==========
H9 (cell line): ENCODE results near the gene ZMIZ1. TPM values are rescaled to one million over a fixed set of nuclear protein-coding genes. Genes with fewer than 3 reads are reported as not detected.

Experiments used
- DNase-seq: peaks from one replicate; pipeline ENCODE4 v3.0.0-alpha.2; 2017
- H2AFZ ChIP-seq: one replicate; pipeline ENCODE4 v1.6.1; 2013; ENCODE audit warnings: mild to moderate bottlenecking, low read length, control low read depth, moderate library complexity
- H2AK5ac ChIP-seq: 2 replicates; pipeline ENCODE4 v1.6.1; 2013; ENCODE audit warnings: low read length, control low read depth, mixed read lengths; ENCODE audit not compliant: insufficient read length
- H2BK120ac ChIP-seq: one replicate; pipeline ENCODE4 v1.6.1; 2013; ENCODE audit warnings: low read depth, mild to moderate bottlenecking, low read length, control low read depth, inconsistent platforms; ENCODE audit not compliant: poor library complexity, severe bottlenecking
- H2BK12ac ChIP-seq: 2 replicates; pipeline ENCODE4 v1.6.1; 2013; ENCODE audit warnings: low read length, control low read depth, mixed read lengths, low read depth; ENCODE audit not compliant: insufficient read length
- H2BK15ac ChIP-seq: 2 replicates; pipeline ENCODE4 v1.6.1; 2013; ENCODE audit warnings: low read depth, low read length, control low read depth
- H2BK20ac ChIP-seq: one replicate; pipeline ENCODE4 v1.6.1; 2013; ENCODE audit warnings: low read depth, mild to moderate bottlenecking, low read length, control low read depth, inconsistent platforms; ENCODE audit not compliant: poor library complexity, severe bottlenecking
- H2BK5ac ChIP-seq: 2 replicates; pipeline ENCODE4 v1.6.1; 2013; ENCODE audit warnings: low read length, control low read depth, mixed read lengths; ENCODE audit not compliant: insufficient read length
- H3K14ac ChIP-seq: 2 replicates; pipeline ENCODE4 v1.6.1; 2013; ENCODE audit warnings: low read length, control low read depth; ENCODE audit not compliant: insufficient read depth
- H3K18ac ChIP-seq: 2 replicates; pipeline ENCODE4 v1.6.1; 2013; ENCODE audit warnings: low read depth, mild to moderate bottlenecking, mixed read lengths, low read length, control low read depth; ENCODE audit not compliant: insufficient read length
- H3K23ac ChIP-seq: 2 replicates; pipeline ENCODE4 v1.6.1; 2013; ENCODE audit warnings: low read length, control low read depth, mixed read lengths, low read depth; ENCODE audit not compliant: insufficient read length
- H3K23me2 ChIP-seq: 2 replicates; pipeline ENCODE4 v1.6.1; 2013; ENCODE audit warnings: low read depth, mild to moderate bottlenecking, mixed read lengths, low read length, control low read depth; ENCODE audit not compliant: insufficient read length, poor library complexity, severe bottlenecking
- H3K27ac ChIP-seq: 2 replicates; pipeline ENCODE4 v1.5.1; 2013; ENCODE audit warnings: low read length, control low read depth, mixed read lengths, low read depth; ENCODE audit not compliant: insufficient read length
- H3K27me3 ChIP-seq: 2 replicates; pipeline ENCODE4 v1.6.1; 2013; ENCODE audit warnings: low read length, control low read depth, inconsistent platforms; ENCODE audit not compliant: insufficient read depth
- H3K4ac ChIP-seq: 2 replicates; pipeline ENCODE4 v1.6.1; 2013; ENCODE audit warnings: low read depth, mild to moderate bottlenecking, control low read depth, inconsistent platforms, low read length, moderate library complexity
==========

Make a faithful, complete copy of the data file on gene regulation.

H9 (cell line): ENCODE results near the gene ZMIZ1. TPM values are rescaled to one million over a fixed set of nuclear protein-coding genes. Genes with fewer than 3 reads are reported as not detected.

Experiments used
- DNase-seq: peaks from one replicate; pipeline ENCODE4 v3.0.0-alpha.2; 2017
- H2AFZ ChIP-seq: one replicate; pipeline ENCODE4 v1.6.1; 2013; ENCODE audit warnings: mild to moderate bottlenecking, low read length, control low read depth, moderate library complexity
- H2AK5ac ChIP-seq: 2 replicates; pipeline ENCODE4 v1.6.1; 2013; ENCODE audit warnings: low read length, control low read depth, mixed read lengths; ENCODE audit not compliant: insufficient read length
- H2BK120ac ChIP-seq: one replicate; pipeline ENCODE4 v1.6.1; 2013; ENCODE audit warnings: low read depth, mild to moderate bottlenecking, low read length, control low read depth, inconsistent platforms; ENCODE audit not compliant: poor library complexity, severe bottlenecking
- H2BK12ac ChIP-seq: 2 replicates; pipeline ENCODE4 v1.6.1; 2013; ENCODE audit warnings: low read length, control low read depth, mixed read lengths, low read depth; ENCODE audit not compliant: insufficient read length
- H2BK15ac ChIP-seq: 2 replicates; pipeline ENCODE4 v1.6.1; 2013; ENCODE audit warnings: low read depth, low read length, control low read depth
- H2BK20ac ChIP-seq: one replicate; pipeline ENCODE4 v1.6.1; 2013; ENCODE audit warnings: low read depth, mild to moderate bottlenecking, low read length, control low read depth, inconsistent platforms; ENCODE audit not compliant: poor library complexity, severe bottlenecking
- H2BK5ac ChIP-seq: 2 replicates; pipeline ENCODE4 v1.6.1; 2013; ENCODE audit warnings: low read length, control low read depth, mixed read lengths; ENCODE audit not compliant: insufficient read length
- H3K14ac ChIP-seq: 2 replicates; pipeline ENCODE4 v1.6.1; 2013; ENCODE audit warnings: low read length, control low read depth; ENCODE audit not compliant: insufficient read depth
- H3K18ac ChIP-seq: 2 replicates; pipeline ENCODE4 v1.6.1; 2013; ENCODE audit warnings: low read depth, mild to moderate bottlenecking, mixed read lengths, low read length, control low read depth; ENCODE audit not compliant: insufficient read length
- H3K23ac ChIP-seq: 2 replicates; pipeline ENCODE4 v1.6.1; 2013; ENCODE audit warnings: low read length, control low read depth, mixed read lengths, low read depth; ENCODE audit not compliant: insufficient read length
- H3K23me2 ChIP-seq: 2 replicates; pipeline ENCODE4 v1.6.1; 2013; ENCODE audit warnings: low read depth, mild to moderate bottlenecking, mixed read lengths, low read length, control low read depth; ENCODE audit not compliant: insufficient read length, poor library complexity, severe bottlenecking
- H3K27ac ChIP-seq: 2 replicates; pipeline ENCODE4 v1.5.1; 2013; ENCODE audit warnings: low read length, control low read depth, mixed read lengths, low read depth; ENCODE audit not compliant: insufficient read length
- H3K27me3 ChIP-seq: 2 replicates; pipeline ENCODE4 v1.6.1; 2013; ENCODE audit warnings: low read length, control low read depth, inconsistent platforms; ENCODE audit not compliant: insufficient read depth
- H3K4ac ChIP-seq: 2 replicates; pipeline ENCODE4 v1.6.1; 2013; ENCODE audit warnings: low read depth, mild to moderate bottlenecking, control low read depth, inconsistent platforms, low read length, moderate library complexity